YWCA’s Japantown Land Grab
A February 19 candlelight vigil commemorating the internment of the Japanese during WWII in San Francisco’s Japantown turned into a noisy rally in protest of the YWCA. In a decidedly un-Christian move, the YWCA has been trying for the past three years to sell off the historic Japantown YWCA, which it has held in trust for a group of first-generation Japanese women since 1921.
The YWCA is, in effect, trying to steal a building worth over $1.5 million from San Francisco’s Japanese community. Because of California’s Anti-Alien Initiative of 1921 (the Alien Land Law), which banned Japanese immigrants from owning or leasing land, the women from Japantown churches who raised the money for the site asked the YWCA to hold the land on their behalf until they could legally take title.
However, the YWCA put the building on the market in 1996, then withdrew the listing amid a storm of community protest. It has also threatened to close the site’s programs for preschoolers and adolescent girls.
The Alien Land Law was declared unconstitutional in 1952, but the YWCA seems dead-set on applying its racist principles today. A group of Japantown churches have filed suit against the YWCA to try to get it to release the deed to its rightful owners. The YWCA has responded with a flurry of technical reasons why the churches don’t have a claim. For an organization whose motto is “working to empower women and eliminate racism,” the YWCA is doing neither.
Civil Rights for the Right
Tired of the American Civil Liberties Union’s “leftward tilt”? How about the American Civil Rights Union? But before you sign up, you should know that the new ACRU opposes gun control, environmentally sound policies—and not surprisingly—racial equality. Equality under the law, it says, is a principle that “has been broadly undermined in American life today through racial quotas and preferences and other race conscious policies.” Its policy board includes former Reagan cabinet members Robert B. Carleson and Edwin Meese III, arch-conservative Judge Robert Bork, and conservatives-of-color James Q. Wilson, Linda Chavez, and Joseph Perkins.
Denny’s Gives Racism the ‘Grand Slam’
“Noticing a person’s color doesn’t make you a racist,” intones a young black announcer in one of a series of “anti-bias” advertisements paid for by Denny’s restaurant chain. “Acting like it matters does.” Of course, that’s been Denny’s big problem. If you’re a person of color and come in for a “Grand Slam” breakfast special, you’re likely to be given the bum’s rush.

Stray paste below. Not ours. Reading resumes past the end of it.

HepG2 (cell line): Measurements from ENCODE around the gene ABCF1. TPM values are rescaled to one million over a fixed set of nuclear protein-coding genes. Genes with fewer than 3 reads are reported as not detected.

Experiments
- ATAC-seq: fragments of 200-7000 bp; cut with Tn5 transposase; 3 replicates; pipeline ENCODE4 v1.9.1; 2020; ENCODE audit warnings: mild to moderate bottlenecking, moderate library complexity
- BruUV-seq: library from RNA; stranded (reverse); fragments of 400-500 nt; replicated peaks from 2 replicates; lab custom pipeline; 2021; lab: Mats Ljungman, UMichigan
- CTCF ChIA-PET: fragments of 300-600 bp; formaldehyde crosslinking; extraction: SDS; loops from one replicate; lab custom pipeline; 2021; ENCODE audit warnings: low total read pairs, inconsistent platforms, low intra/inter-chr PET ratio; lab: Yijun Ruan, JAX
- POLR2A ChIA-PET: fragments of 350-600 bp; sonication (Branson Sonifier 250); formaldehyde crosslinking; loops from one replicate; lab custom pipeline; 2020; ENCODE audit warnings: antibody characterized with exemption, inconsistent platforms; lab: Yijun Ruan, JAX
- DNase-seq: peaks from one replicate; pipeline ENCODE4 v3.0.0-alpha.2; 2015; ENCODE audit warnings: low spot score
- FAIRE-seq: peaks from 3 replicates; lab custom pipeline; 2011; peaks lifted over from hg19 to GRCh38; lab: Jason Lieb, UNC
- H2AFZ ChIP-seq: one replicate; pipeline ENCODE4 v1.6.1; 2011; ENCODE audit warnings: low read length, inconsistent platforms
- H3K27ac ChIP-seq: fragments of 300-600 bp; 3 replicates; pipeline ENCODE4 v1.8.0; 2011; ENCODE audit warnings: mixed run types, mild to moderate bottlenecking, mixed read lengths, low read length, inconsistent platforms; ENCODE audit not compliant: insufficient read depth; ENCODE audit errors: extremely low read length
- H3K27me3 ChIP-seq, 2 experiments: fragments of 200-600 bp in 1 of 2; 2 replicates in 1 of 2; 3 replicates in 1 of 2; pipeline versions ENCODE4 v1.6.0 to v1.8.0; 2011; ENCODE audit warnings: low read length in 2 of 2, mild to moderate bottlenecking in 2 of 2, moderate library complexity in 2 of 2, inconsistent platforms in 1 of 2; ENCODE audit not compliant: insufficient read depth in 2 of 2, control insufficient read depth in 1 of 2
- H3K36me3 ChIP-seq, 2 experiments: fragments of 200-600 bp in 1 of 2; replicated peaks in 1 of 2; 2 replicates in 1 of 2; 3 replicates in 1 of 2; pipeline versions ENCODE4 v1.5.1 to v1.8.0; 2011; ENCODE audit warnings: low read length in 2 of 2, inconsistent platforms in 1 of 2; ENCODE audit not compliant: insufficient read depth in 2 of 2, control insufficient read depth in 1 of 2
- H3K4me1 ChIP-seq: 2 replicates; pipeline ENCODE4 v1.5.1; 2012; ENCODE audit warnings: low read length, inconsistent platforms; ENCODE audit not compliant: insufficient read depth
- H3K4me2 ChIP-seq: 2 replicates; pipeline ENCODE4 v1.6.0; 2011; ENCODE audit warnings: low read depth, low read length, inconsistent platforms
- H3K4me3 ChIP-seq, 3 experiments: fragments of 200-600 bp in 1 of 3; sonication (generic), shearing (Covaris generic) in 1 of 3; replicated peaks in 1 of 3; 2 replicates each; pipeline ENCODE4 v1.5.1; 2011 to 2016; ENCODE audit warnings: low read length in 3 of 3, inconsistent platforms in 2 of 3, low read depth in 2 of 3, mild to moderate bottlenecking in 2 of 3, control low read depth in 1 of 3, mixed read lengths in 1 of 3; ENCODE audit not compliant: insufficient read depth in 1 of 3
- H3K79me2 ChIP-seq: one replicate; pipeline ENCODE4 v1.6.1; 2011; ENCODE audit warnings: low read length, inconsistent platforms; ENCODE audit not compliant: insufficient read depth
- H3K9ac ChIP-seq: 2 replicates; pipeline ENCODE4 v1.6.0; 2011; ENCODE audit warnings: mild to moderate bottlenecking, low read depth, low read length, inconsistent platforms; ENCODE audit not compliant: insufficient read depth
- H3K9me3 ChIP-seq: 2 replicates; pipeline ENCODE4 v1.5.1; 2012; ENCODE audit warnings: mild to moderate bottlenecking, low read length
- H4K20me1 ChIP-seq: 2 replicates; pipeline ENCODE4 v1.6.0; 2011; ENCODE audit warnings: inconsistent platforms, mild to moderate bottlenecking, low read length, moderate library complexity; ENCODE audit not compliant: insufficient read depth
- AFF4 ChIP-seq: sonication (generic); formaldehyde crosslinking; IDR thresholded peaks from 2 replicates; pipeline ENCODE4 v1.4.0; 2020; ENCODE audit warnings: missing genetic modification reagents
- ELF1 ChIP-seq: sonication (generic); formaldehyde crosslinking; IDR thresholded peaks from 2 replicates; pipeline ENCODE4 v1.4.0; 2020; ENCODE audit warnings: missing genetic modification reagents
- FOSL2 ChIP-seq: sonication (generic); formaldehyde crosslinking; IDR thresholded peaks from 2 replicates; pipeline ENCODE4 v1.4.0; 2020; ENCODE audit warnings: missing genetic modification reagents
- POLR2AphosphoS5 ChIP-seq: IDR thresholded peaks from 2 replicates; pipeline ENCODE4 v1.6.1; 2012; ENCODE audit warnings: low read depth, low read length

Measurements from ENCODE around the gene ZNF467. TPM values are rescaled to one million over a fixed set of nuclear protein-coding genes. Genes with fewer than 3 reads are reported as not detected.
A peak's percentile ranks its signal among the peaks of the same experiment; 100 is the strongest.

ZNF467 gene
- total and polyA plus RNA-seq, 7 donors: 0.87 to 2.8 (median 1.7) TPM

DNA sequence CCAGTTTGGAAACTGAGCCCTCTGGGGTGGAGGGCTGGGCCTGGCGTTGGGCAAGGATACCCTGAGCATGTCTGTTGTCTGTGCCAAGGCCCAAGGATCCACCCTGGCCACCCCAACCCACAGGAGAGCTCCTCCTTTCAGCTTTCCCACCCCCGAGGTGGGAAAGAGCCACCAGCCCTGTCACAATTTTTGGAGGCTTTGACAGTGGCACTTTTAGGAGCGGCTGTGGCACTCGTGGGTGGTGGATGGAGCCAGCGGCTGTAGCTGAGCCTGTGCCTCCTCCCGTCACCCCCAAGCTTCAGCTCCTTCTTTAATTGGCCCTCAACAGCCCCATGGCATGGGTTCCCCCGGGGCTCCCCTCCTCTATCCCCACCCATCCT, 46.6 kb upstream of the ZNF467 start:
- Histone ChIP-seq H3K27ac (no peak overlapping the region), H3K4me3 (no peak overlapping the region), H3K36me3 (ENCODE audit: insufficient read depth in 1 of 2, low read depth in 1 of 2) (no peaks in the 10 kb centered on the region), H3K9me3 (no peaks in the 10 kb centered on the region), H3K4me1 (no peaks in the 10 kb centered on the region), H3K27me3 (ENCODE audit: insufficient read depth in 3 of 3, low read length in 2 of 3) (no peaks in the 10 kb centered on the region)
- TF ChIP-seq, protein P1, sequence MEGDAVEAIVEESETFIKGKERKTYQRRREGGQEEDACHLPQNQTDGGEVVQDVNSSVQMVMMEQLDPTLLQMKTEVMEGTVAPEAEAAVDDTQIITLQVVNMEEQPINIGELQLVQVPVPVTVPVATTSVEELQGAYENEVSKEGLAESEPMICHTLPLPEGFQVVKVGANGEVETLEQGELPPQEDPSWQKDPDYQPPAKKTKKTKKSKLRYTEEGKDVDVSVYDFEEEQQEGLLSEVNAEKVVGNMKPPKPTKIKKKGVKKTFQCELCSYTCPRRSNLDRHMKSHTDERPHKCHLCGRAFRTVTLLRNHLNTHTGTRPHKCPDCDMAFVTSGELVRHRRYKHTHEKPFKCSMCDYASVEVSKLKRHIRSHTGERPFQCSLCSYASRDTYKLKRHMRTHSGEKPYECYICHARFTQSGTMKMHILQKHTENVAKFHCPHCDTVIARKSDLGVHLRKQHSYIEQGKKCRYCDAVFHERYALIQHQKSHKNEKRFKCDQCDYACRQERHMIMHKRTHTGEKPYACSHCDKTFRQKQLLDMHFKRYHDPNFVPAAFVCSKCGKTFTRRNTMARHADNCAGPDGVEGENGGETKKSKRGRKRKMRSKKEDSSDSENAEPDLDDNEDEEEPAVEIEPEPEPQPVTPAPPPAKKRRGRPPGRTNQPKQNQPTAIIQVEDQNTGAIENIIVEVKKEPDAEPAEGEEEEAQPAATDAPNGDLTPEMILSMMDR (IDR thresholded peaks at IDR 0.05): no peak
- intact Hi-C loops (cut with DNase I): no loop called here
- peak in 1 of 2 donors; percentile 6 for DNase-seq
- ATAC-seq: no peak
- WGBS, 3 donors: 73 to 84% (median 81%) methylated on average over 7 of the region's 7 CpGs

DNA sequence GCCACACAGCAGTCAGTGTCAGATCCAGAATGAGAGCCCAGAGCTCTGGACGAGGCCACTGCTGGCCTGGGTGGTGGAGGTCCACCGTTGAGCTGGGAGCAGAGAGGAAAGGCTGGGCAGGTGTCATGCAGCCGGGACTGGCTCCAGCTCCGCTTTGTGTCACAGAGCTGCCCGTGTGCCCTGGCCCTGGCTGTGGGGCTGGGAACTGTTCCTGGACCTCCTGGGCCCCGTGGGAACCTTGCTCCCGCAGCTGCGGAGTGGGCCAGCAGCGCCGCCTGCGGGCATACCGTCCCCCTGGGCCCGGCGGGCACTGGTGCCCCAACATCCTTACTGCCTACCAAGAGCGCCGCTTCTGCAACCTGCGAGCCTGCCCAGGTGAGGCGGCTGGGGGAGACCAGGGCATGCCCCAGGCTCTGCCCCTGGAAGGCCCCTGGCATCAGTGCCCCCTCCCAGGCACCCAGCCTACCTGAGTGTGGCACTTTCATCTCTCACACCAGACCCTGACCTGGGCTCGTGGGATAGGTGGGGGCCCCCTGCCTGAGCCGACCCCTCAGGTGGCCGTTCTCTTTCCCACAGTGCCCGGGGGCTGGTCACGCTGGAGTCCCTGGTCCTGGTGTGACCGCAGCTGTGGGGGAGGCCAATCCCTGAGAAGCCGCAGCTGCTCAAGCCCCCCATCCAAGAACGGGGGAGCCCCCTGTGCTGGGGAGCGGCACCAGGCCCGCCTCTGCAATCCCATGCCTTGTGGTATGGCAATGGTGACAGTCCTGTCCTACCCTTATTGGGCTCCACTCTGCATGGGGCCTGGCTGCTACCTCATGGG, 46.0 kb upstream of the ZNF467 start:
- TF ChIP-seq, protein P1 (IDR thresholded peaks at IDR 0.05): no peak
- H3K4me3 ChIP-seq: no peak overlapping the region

Denny’s has had many such incidents over the past several years, including a highly publicized case in which Denny’s managers harassed and refused service to a group of African Americans who just happened to be secret service agents. Denny’s paid $45.7 million five years ago to settle a discrimination suit brought by black customers, and has been the site of numerous racist incidents since then. The ads, which cost Denny’s $2 million, are aimed at changing the attitudes of Denny’s 50,000 employees. Says David Magulies, a Dallas-based consultant to the chain: “It’s to say to this huge, diverse work force that things have changed and if you haven’t changed, you don’t need to be here.”
By the Numbers
- According to a recent government study, Native Americans are victims of violent crime at a rate that is twice the national average. And, contrary to all other groups, 70 percent of those committing violent crimes against Indians are of a different race. Whites commit 60 percent of these crimes.
- About 1.4 million African American men—13 percent of the black adult male population in the U.S.—can’t vote because they have been convicted of a crime, according to a study by Human Rights Watch. While most states allow ex-cons to vote after they have completed their parole or probation, 14 states prohibit ex-offenders from voting even after they have completed their sentences. In Florida, 1 in 3 black men are locked out of the voting booth because of past felony convictions.
- In the two years since Congress passed the Illegal Immigration and Reform Responsibility Act, which granted the Immigration and Naturalization Service (INS) broad new powers, 300,000 immigrants have been deported. That’s more than double the number of people deported in the two years prior to the new law. The INS is now the largest federal law enforcement agency, with more than 15,000 gun-toting officers authorized to make arrests. It’s bigger than the FBI, the Bureau of Prisons, or the Drug Enforcement Administration. As INS spokesman Russell Bergeron Jr. puts it: “We apprehend and take into custody more people than any other agency in the world.”